At the crest of the steep incline, she waited in the shade of a bulky, moss-covered rock formation, unblinking as half a dozen tourists passed her by, some of them snapping pictures of the overlook beyond. They didn't notice her. But then, most people couldn't see the dead.
Dylan Alexander didn't want to see her either.
She hadn't encountered a dead woman since she was twelve years old. That she would see one now, twenty years later and in the middle of the Czech Republic, was more than a little startling. She tried to ignore the apparition, but as Dylan and her three traveling companions made their way up the path, the woman's dark eyes found her and rooted on her.
You see me.
Dylan pretended not to hear the static-filled whisper that came from the ghost's unmoving lips. She didn't want to acknowledge the connection. She'd gone so long without one of these weird encounters that she'd all but forgotten what it was like.
Dylan had never understood her strange ability to see the dead. She'd never been able to trust it or control it. She could stand in the middle of a cemetery and see nothing, then suddenly find herself up close and personal with one of the departed, as she was here in the mountains about an hour outside Prague.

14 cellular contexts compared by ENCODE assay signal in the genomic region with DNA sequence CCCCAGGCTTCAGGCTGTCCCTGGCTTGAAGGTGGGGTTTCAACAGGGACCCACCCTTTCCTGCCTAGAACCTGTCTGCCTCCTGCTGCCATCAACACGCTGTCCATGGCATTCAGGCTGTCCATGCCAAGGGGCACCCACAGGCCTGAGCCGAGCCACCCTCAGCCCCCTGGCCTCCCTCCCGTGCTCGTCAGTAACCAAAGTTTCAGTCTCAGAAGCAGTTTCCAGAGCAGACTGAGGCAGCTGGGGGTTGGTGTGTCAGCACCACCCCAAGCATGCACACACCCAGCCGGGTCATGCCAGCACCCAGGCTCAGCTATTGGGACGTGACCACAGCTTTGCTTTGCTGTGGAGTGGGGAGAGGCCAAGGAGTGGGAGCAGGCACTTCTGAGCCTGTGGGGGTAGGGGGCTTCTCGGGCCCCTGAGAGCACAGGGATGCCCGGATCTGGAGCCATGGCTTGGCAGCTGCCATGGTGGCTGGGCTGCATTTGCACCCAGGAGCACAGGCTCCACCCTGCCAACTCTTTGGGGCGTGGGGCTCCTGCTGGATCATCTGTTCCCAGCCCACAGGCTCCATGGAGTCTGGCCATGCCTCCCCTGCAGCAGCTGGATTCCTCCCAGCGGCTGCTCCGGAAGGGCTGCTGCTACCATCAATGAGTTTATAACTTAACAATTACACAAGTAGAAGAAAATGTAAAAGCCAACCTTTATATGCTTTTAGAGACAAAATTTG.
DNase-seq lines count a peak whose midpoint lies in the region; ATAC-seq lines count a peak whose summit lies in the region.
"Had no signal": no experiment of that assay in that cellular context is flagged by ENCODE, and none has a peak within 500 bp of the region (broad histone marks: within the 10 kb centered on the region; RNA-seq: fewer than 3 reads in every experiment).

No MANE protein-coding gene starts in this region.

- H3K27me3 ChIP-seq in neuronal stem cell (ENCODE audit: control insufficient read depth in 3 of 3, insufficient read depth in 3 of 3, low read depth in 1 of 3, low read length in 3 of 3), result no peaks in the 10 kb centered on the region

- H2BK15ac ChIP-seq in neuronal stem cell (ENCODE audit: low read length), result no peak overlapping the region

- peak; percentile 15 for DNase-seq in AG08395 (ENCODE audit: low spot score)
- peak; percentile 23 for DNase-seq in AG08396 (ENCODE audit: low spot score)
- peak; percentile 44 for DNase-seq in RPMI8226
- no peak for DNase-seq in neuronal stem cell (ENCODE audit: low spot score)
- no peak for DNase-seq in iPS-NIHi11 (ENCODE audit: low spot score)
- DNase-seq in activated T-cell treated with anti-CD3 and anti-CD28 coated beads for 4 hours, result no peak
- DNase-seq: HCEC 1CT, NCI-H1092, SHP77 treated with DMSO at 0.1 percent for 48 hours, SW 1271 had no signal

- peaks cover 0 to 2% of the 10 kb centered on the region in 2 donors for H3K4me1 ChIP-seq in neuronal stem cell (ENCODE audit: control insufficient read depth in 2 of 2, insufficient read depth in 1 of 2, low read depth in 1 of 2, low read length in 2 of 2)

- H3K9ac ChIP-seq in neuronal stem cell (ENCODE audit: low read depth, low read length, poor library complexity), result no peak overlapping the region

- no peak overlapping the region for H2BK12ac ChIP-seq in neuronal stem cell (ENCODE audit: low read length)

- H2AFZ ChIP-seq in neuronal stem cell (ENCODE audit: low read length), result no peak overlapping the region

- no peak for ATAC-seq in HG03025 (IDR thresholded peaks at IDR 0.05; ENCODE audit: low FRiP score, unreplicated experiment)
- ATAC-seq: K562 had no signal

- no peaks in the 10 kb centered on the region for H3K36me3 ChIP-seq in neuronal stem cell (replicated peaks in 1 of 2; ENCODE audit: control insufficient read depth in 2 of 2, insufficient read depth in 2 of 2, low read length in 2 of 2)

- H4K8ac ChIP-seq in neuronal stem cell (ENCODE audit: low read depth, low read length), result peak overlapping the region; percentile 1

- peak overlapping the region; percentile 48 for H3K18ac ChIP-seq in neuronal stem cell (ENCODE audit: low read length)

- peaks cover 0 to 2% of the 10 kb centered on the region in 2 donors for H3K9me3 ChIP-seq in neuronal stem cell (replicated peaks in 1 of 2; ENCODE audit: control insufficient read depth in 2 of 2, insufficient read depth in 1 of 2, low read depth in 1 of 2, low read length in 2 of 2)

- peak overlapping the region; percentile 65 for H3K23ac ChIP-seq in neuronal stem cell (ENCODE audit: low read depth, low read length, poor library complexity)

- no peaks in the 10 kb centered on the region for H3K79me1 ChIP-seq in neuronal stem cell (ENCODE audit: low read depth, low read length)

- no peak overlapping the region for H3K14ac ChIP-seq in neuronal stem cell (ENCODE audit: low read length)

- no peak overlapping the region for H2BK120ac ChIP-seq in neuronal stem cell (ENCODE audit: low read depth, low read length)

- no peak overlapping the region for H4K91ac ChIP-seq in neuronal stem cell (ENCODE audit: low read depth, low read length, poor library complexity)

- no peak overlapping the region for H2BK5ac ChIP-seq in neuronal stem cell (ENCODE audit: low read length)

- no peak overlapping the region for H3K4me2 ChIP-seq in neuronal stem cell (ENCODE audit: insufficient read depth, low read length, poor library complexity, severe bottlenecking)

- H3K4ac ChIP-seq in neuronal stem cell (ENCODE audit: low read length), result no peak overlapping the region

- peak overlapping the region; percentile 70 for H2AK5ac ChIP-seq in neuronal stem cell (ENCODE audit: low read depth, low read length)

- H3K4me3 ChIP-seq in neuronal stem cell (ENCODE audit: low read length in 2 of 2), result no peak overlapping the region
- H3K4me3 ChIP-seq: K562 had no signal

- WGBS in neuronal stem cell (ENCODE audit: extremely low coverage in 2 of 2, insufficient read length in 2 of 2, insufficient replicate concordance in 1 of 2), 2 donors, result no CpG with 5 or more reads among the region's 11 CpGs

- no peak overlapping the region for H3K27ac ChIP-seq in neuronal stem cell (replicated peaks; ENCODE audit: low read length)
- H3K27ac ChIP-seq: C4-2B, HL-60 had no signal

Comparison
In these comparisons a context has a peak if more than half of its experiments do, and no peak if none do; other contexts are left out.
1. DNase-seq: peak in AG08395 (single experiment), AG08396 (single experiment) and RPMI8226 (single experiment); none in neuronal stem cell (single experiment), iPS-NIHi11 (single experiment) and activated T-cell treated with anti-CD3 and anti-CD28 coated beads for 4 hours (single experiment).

The ghosts were always female. Generally youthful-looking and vibrant, like the one who stared at her now with an unmistakable desperation in her exotic, deep brown gaze.
You must hear me.
The statement was tinged with a rich, Hispanic accent, the tone pleading.
"Hey, Dylan. Come here and let me get a picture of you next to this rock."
The sound of a true, earthly voice jolted Dylan's attention away from the beautiful dead woman standing in the nearby arch of weathered sandstone. Janet, a friend of Dylan's mother, Sharon, dug into her backpack and pulled out a camera. The summer tour to Europe was Sharon's idea; it would have been her last great adventure, but the cancer came back in March and the final round of chemotherapy several weeks ago had left her too weak to travel. More recently, Sharon had been in and out of the hospital with pneumonia, and at her insistence Dylan had taken the trip in her place.
"Gotcha," Janet said, clicking off a shot of Dylan and the towering pillars of rock in the wooded valley below. "Your mom sure would love this place, honey. Isn't it breathtaking?"